Issaquah Chamber of Commerce unveils city-focused agenda

July 5, 2011

By Warren Kagarise

Leaders focus on changes to signage, tourism

Issaquah business leaders plan to focus on City Hall in the months ahead to foster economic development, bolster tourism-promotion efforts and shape regulations to benefit businesses.

Matthew Bott, Issaquah Chamber of Commerce CEO, said the local agenda formed after chamber leaders consulted Issaquah entrepreneurs. The effort marks the inaugural legislative agenda from the Issaquah Chamber of Commerce focused on city issues.

“We really went out and asked our members, ‘What are you seeing? What are your priorities? What would you like to see?’” he said. “We made a specific focus on city government.”

The document outlines targets related to economic vitality, regulations, taxes and fees, signage and transportation — frequent topics for business and municipal leaders.

The agenda, for instance, calls for officials to consider potential impacts from City Council legislation on businesses, recommends creating incentives rather than regulations, and seeks to update permitting and signage requirements.

“We wanted to make sure that it was a document that could basically help us serve as the voice of business and for policymakers, so they can easily and quickly have something in writing that says, ‘Here’s what local businesses wish to see,’” Bott said.

Seeking business-friendly regulations

The chamber called on the city to create a signage task force and deliver recommendations to the council next year. Entrepreneurs often raise concerns about limits on signage, such as placement and size.

“Even small increases in a business’ visibility can have exponential effects to their revenue and to the taxes they generate,” Bott said. “There are many businesses that you would never see if you didn’t know where they were at.”

Councilman Tola Marts said a discussion about signage could benefit businesses and the community at large.

“I think that having a dialogue about signs is a good thing. The law of unintended consequences is rarely more visible than when you talk about signage and what we allow and don’t allow for signage,” he said. “Most reasonable people would agree that you can have more flexibility without turning into Las Vegas.”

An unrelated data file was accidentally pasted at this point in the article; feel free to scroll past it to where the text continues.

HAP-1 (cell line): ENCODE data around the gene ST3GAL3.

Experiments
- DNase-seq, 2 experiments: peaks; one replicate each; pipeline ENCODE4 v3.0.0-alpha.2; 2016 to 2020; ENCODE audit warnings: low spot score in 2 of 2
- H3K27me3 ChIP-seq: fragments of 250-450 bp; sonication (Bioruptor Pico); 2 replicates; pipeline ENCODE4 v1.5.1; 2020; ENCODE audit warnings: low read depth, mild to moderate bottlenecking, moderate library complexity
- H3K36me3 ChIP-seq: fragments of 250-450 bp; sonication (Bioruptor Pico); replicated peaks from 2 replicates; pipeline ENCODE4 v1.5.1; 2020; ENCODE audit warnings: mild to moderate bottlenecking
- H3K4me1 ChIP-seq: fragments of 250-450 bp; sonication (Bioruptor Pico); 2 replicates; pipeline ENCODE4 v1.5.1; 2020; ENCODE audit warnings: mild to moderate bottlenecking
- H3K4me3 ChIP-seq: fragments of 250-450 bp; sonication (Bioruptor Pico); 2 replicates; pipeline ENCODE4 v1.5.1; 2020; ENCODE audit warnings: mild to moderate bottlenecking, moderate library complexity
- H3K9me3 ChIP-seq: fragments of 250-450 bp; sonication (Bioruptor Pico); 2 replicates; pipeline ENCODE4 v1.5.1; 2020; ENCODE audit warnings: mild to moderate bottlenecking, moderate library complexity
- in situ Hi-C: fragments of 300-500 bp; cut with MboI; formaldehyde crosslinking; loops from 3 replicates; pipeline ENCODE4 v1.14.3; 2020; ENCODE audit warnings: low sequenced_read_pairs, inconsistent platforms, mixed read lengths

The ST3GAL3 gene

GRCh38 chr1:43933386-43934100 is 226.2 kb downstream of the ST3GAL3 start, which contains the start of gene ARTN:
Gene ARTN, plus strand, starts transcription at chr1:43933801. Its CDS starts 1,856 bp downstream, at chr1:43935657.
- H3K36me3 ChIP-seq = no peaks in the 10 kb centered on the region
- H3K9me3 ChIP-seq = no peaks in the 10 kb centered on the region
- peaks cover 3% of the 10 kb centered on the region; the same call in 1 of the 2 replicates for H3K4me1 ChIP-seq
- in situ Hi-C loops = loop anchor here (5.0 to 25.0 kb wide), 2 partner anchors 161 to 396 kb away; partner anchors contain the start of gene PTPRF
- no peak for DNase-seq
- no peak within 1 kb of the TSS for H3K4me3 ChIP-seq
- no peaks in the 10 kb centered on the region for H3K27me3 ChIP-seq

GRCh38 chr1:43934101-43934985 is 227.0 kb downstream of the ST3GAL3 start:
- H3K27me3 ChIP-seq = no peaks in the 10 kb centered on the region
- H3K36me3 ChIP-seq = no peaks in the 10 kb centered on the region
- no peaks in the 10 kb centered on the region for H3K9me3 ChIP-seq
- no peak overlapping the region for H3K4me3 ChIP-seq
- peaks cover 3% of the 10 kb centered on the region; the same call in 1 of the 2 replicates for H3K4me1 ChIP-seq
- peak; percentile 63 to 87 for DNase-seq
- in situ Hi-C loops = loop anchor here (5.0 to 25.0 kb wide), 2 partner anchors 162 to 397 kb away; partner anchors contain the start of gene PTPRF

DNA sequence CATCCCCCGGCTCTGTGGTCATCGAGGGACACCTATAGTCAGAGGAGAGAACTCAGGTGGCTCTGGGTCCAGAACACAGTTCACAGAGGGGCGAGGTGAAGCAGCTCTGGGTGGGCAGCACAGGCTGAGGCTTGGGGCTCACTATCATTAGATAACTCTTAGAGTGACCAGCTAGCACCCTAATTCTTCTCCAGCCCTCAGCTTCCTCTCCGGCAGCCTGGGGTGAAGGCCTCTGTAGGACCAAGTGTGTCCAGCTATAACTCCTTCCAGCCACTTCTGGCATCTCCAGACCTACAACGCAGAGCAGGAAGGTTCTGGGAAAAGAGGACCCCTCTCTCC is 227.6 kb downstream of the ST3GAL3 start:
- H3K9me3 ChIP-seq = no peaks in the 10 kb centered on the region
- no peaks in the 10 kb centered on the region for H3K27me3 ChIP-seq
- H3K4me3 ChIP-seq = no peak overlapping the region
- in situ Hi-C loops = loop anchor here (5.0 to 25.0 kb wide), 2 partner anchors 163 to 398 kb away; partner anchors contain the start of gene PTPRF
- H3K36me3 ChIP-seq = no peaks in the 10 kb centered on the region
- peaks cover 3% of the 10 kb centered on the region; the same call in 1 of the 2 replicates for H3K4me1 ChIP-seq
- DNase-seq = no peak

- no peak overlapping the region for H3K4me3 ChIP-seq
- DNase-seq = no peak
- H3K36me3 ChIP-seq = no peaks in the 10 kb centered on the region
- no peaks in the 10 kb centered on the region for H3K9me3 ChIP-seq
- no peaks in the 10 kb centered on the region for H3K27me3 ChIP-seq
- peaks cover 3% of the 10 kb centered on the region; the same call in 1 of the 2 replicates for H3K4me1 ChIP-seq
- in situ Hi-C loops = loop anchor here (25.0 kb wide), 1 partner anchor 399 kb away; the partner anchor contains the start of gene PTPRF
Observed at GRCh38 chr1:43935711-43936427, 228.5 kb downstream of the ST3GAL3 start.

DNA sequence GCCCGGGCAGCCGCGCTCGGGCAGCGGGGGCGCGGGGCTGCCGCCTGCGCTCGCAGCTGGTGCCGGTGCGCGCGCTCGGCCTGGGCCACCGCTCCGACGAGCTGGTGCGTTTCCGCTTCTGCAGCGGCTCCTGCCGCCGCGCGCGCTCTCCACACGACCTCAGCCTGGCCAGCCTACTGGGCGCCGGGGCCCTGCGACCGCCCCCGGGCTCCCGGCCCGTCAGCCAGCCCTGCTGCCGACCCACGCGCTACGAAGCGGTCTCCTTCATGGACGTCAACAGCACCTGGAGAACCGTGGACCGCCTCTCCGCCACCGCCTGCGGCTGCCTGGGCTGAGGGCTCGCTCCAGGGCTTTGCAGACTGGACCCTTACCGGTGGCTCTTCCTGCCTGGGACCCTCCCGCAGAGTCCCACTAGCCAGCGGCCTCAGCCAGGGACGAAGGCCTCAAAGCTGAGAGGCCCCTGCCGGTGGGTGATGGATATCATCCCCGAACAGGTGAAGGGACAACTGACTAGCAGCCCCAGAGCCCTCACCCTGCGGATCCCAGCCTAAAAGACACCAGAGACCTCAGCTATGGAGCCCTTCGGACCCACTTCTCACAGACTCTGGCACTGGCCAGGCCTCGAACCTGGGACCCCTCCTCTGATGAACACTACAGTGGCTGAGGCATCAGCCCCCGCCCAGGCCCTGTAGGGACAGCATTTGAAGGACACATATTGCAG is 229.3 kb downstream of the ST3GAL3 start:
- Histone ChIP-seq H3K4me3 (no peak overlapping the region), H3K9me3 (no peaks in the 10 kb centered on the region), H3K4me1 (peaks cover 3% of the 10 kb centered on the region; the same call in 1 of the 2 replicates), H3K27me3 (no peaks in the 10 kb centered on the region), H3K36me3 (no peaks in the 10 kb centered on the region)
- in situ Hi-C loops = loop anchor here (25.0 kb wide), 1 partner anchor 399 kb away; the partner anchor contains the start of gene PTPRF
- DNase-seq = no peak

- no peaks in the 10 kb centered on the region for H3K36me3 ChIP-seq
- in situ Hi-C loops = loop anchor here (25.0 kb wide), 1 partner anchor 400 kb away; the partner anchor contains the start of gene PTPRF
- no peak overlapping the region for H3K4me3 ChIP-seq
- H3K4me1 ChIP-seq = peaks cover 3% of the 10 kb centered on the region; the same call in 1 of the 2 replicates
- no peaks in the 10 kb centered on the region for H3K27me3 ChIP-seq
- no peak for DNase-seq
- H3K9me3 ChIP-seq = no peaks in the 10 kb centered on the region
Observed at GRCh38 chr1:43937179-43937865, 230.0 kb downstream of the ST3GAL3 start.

The agenda also asks the city to join the chamber to develop a task force dedicated to building permitting and inspection.

“These are very detailed issues that will take time to discuss and work through, but we’re just pleased that there’s the will to take a look at that for the benefit of our economy,” Bott said.

Municipal regulation is another priority. The chamber offered substantial input during the discussion about recent food-packaging and fats-oils-and-grease ordinances. Bott said although council members and staffers seemed receptive to input, the city should offer incentives to businesses rather than imposing rules.

“If we were to go back and look at the cost of certain regulations, the cost to manage them, the cost to implement them, the difficulty business owners have had, a cost-benefit analysis to make sure we don’t have any unintended consequences is pretty important,” he said.

Tourism, another perennial focus for Issaquah boosters, forms a key component in the agenda.

“Everyone does a little bit of community promotion in different ways,” Bott said. “What we want to do is try to bring all of that together under a functional, ongoing community promotion and tourism entity that would be a collaborative project with the city and the chamber.”

The chamber hired Issaquah Highlands resident Nathan Perea, a former council candidate, as membership-tourism sales manager in late May.

“What we’re going to be focusing on, with Nate especially, is having him begin to do very boots-on-the-ground, outbound research to try and bring in new tourism dollars,” Bott said.

Efforts to sell the city to tourists could be as simple as adding “Welcome to Issaquah” signs at major entry points or as detailed as pitching the city to trade groups.

The mission involves “bringing appropriately-sized functions to town that our hotels can accommodate, that our restaurants can accommodate and really show people from outside what Issaquah has and have them come here and shop and spend their money,” Perea said.

Commission could foster change

The chamber also supports creating a municipal Economic Vitality Commission. The council set a goal to create such a commission in 2012.

The proposed commission could handle a marketing plan to attract businesses, consider opportunities to improve signage options for merchants, review municipal permitting and inspection processes, and produce annual report cards on strategies recommended in the 2005 Economic Vitality Plan.

“Issaquah is a great place to live and work. We have award-winning schools and phenomenal recreation opportunities. We have a highly educated work force,” Councilwoman Stacy Goodman said. “The community also has become ethnically and socially diverse, which I believe is healthy for any economy. And our proximity to I-90 means easy access to Seattle and Eastern Washington, and all of the great amenities in the region and state.”

The commission is meant, in part, to change perceptions about the city as a barrier to opening a business.

“But there still is the perception that the city can be an impediment to creating a positive experience for businesses,” Goodman added. “That simply has to change.”

Warren Kagarise: 392-6434, ext. 234, or Comment at

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